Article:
The US Claims Iran Has Secret Chemical Weapons Program and Adds Sanctions

Iraq used chemical weapons against Iran in 1980s war while receiving support from the US

The US slapped more sanctions on Iran on Thursday, claiming that Tehran is operating a secret chemical weapons program despite a lack of evidence and Iran’s staunch opposition to chemical warfare.

The Treasury Department announced that the Shahid Meisami Group and its director had been added to the US sanctions list over alleged links to chemical weapons research. “The United States will continue to counter any efforts by the Iranian regime to develop chemical weapons,” Treasury Secretary Steven Mnuchin said in a statement.

Many Iranians were victims of chemical weapons attacks during the Iran-Iraq war that lasted from 1980 to 1988. The US supported Saddam Hussein in the war while being aware that he was using chemical weapons.

CIA documents that were declassified in 2013 revealed that in 1988, the US shared intelligence with Hussein to show the location of Iranian troops, knowing he would use lethal gas against them. The documents revealed the US had firm evidence Hussein was using chemical weapons as early as 1983.

A 1994 congressional inquiry found that US companies shipped anthrax and dozens of other biological agents that could be used to make chemical weapons to Iraq during the war.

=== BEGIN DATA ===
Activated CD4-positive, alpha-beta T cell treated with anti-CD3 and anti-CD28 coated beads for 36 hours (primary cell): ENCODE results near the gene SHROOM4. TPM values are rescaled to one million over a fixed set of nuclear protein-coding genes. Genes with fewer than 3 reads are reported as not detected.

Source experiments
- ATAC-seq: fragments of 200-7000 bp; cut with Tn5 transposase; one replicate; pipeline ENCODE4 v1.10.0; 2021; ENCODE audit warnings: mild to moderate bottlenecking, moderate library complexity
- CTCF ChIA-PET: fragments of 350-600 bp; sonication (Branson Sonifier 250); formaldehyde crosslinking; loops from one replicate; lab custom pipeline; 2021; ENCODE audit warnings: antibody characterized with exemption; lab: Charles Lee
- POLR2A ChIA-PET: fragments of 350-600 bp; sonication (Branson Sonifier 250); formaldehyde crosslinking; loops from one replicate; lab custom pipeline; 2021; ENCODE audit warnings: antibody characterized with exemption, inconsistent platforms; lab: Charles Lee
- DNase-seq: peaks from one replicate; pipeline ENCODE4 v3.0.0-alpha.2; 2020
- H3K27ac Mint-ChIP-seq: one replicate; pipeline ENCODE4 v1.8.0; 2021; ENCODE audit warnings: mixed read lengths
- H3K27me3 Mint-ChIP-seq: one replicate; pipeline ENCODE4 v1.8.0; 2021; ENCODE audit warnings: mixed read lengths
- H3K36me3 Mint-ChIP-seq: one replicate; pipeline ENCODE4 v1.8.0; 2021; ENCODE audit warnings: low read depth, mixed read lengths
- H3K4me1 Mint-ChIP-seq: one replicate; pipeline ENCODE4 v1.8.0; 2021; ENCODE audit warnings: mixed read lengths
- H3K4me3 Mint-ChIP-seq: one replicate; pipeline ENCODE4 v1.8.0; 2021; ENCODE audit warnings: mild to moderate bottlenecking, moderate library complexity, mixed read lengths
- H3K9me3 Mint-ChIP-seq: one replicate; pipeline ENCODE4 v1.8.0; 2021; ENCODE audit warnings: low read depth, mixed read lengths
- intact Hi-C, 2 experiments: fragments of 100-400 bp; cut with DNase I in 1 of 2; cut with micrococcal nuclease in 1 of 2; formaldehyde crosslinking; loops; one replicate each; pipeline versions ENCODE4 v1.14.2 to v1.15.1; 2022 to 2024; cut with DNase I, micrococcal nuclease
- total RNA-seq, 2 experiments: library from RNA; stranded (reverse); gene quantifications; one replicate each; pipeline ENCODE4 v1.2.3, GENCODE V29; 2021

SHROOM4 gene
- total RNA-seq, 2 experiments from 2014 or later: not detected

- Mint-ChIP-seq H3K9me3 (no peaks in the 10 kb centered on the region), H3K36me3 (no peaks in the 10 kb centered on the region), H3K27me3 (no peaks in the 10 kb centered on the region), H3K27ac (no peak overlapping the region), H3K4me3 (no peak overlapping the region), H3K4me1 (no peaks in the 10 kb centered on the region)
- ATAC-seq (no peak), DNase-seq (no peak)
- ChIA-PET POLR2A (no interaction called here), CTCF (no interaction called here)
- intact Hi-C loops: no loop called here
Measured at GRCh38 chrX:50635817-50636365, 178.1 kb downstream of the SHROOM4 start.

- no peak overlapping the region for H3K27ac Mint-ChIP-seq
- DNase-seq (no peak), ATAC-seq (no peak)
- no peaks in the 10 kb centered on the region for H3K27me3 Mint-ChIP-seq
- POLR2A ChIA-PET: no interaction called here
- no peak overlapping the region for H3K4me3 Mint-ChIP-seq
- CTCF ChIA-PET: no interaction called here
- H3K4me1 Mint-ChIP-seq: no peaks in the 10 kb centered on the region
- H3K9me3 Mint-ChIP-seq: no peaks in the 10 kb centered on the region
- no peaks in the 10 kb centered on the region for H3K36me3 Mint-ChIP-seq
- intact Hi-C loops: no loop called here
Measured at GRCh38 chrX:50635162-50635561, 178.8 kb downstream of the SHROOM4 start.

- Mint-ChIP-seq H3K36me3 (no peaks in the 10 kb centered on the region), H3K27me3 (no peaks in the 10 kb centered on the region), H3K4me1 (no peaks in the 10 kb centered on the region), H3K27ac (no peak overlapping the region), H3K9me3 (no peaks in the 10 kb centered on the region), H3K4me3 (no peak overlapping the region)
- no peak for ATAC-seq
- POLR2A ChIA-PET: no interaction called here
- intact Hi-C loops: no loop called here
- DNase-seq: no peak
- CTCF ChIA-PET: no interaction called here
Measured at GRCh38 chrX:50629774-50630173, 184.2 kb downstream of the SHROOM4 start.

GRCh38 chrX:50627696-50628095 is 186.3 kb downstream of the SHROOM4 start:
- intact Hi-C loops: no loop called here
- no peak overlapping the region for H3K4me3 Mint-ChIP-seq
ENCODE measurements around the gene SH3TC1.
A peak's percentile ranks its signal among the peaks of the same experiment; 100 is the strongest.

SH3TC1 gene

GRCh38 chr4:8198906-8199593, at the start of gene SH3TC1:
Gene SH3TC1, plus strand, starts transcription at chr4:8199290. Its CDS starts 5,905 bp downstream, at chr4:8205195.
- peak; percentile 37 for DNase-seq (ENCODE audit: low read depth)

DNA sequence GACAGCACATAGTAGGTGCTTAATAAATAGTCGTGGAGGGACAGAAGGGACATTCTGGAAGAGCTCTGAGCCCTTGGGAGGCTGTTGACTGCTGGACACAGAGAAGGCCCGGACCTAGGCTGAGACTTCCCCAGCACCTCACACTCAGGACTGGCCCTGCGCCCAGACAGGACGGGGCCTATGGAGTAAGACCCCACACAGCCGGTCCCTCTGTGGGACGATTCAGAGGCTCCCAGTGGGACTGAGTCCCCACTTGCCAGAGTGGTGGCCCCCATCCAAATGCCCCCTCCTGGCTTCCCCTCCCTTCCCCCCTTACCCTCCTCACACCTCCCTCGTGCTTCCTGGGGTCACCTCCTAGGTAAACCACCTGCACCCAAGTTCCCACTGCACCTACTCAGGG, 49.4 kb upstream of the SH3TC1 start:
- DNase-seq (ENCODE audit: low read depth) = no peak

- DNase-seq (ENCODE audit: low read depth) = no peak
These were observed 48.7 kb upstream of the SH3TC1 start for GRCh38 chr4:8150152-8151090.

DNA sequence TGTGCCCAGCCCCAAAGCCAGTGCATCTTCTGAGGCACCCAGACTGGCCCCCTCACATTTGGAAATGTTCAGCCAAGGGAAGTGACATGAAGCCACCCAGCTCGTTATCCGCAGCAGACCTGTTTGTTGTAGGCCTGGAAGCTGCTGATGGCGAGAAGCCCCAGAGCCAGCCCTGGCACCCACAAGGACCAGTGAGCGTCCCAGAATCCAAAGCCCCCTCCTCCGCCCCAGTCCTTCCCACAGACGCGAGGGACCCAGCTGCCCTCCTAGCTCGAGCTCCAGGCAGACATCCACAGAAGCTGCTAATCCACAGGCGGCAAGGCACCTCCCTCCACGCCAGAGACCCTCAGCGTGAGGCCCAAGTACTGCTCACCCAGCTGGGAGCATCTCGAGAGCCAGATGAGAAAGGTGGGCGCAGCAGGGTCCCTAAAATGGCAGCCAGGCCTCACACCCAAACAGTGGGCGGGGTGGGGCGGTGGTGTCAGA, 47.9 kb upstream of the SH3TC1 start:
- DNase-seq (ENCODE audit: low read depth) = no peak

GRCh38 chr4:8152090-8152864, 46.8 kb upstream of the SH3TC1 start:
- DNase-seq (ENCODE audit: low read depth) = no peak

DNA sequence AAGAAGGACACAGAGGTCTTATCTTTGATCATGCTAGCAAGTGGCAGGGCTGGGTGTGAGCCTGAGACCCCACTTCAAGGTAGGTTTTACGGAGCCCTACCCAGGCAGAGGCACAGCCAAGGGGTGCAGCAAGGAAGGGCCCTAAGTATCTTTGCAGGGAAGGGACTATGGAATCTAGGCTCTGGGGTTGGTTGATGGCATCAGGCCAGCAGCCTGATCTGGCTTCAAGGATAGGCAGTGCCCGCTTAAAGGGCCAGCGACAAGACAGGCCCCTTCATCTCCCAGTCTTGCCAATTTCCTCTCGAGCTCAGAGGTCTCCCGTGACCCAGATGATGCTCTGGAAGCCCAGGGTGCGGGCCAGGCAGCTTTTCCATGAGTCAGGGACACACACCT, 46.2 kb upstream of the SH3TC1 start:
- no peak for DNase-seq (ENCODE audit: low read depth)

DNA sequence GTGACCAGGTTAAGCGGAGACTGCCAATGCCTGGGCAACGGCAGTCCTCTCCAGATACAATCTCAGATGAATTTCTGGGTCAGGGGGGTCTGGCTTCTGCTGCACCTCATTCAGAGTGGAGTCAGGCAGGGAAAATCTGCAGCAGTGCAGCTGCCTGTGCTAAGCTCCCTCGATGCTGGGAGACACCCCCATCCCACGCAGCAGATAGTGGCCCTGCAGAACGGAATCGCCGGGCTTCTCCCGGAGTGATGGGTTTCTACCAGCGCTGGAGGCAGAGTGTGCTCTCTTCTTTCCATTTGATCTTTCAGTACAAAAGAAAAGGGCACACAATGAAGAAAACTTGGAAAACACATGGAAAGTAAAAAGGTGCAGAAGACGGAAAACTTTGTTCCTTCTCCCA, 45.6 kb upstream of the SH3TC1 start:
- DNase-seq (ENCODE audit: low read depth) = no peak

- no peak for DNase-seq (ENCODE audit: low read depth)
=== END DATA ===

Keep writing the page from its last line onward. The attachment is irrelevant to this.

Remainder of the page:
Chemical weapons killed an estimated 20,000 Iranians during the war, and 100,000 Iranians survived the attacks. Many are still suffering from symptoms today. Since coronavirus hit Iran, veterans of the war with respiratory illnesses related to chemical weapons have been especially susceptible to the disease.

Despite Iraq’s use of chemical weapons against Iran’s soldiers and civilians, the Iranians never chose to use the internationally banned weapons due to the first supreme leader’s fatwa against them. In 2014, journalist Gareth Porter spoke with Mohsen Rafighdoost, who served as minister of the Islamic Revolutionary Guard Corps throughout the Iran-Iraq war.

Rafighdoost said he proposed to Ayatollah Ruhollah Khomeini that Iran should begin developing both chemical and nuclear weapons. Rafighdoost was told in two seperate meetings that weapons of mass destruction went against Islam, a view the current supreme leader, Ayatollah Ali Khamenei, has also expressed.

Author: Dave DeCamp

Dave DeCamp is the news editor of, follow him on Twitter @decampdave.